Fig 1. Residential application.                           FIG 2. Interior view of  window with LGS.             FIG 3. Application on a relocatable.


WHAT IT DOES :  The concept of the LGS arose from the need to shade windows without reducing natural lighting in sub-tropical buildings. A major problem in Australia is radiant heat gain through windows. This is particularly severe for East or South facing windows in the morning (see Fig 4 below) and West or South facing windows in the afternoon and can also be a problem for North facing windows in winter. The most effective conventional remedy for radiant heat gain is the 45 degree sloping shade (see Fig 5). However this conventional shading severely reduces natural lighting. 




    Fig 4. The problem of radiant heat gain.                            Fig 5. The conventional solution

To circumvent this problem the LGS was designed as a sloping shade that accepted part of the incident sunlight, diffused that sunlight so that it lost its directional dependence and reflected the diffused light through the shade and onto the ceiling in the room using reflectors based on non-imaging optics. Fig 6 below shows a section through a typical LGS with the path of a few typical rays of the diffused light from the aperture indicated. The lower reflector is a parabola in section and the upper reflector is a plane reflector. It is possible to design the upper and lower reflectors in the shade so that the light emitted into the room occupies a specified angular range. Fig 7 below shows the relative lighting performance of a conventional shade (a LGS with input aperture covered) and an LGS (right hand photo).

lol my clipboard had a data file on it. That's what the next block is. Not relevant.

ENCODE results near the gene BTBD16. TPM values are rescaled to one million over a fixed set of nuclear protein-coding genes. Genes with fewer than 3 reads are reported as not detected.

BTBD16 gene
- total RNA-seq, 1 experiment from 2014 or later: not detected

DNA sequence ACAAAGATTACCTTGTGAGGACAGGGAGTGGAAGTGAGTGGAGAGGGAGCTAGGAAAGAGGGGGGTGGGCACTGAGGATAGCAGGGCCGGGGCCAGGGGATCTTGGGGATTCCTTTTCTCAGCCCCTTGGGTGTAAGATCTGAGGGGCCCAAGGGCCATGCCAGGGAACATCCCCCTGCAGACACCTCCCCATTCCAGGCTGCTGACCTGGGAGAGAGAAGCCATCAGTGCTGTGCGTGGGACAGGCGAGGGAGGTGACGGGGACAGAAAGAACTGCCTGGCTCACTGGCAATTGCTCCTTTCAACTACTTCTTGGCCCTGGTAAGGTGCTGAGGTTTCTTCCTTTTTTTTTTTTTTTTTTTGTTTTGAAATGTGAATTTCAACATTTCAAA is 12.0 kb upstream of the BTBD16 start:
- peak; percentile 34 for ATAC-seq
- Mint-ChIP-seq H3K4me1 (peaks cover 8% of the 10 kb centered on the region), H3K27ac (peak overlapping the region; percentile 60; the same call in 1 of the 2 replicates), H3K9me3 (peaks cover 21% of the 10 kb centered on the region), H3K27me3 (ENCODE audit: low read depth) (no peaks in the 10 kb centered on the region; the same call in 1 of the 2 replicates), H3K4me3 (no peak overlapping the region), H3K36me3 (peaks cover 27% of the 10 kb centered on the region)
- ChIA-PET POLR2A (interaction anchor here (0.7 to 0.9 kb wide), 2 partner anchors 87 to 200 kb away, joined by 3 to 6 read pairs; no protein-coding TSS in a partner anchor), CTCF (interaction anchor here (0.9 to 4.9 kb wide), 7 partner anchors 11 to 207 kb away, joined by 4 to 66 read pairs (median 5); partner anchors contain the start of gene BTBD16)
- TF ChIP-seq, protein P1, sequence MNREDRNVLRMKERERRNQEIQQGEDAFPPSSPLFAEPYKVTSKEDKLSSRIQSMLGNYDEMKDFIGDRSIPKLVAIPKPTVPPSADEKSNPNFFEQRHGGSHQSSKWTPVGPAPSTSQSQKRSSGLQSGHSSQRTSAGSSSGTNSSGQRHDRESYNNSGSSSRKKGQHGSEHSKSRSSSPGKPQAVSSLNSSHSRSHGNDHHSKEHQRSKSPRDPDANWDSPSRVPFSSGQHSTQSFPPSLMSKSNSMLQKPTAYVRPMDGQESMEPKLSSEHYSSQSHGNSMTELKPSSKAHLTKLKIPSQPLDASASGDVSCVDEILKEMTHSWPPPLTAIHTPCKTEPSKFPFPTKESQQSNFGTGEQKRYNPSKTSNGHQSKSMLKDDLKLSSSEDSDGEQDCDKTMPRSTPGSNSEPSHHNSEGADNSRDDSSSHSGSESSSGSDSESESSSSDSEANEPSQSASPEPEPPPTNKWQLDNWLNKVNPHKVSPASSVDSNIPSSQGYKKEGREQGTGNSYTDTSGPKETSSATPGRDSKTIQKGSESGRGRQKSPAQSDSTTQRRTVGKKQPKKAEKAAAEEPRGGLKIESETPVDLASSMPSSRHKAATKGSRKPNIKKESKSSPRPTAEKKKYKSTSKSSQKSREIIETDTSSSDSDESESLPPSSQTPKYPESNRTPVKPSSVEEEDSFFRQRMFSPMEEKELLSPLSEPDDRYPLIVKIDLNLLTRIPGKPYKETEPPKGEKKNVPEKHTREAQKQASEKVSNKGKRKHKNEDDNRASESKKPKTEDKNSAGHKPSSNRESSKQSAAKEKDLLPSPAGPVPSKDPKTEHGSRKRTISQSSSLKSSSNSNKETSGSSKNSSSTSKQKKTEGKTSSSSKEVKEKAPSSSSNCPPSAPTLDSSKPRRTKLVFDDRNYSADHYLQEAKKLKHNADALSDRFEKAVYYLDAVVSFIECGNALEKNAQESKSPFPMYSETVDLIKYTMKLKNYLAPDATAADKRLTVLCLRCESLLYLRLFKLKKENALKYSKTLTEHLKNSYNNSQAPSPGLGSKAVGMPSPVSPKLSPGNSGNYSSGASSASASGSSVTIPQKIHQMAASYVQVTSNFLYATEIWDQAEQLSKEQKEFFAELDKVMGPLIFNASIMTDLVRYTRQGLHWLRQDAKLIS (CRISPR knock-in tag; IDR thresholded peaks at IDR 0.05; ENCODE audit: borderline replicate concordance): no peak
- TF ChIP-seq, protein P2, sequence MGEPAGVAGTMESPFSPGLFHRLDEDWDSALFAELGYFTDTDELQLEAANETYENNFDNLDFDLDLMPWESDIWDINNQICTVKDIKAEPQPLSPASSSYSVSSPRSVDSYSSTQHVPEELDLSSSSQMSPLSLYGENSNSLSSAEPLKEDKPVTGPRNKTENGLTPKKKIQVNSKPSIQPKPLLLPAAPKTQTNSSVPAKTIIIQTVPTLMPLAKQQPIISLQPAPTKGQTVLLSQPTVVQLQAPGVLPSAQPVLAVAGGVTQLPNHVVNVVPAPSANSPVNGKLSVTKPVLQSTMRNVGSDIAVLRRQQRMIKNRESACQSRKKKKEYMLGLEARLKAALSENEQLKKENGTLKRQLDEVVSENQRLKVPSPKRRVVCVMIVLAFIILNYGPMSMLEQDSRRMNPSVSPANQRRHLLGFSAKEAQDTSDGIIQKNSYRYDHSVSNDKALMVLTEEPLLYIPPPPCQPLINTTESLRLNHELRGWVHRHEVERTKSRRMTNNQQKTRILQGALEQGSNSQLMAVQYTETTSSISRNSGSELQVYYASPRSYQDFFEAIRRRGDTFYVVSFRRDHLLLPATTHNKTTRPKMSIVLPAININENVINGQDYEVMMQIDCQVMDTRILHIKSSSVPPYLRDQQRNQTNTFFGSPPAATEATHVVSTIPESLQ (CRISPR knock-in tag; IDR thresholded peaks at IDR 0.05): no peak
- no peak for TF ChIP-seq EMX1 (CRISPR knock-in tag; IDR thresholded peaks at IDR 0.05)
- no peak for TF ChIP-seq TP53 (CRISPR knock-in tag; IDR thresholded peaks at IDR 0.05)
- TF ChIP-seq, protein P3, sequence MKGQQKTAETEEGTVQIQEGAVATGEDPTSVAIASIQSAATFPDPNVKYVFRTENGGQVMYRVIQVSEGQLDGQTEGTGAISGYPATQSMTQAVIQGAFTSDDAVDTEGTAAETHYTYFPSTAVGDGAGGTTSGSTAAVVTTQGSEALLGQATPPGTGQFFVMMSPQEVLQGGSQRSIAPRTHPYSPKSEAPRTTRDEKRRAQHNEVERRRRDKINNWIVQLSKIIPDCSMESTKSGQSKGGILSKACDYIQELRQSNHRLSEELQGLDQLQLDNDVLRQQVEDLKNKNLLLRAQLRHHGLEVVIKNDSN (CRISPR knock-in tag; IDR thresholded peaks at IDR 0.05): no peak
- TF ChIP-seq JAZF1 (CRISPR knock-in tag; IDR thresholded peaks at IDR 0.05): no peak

Fig 6. Sunlight through a diffusing aperture is reflected through the shade onto the ceiling.    Fig 7. Conventional shade (LHS),  light guiding shade (RHS).

In practical designs (see Fig 1, 2 and 3) the output light is emitted into the building in an angular range from a few degrees above horizontal up to about 70 degrees above horizontal to ensure the window is glare free. However, the design may be continuously varied to provide narrower output emission. As the input light is diffused at the entry aperture the output distribution is independent of the input direction of the sunlight. Therefore the LGS performs much like a conventional luminaire giving an unchanging light distribution within the room. A different, but very desirable, feature of the LGS relative to conventional luminaires is that, as the output light is directed upward, the output aperture appears relatively dark (low glare) when viewed from inside the room.

APPLICATION IN SCHOOLS: see Victorian Schools Lighting Demonstration

HOW IT IS MADE :  see Construction sequence - light guiding shade.

ECONOMIC BENEFITS : see Reduced air conditioning costs

COMMERCIAL :  Australian Patent No. 657749. Commercial partners are sought to manufacture and market this product under license.
This product is currently being assessed as part of Victorian School Lighting Demonstration (Sustainable Energy Authority of Victoria).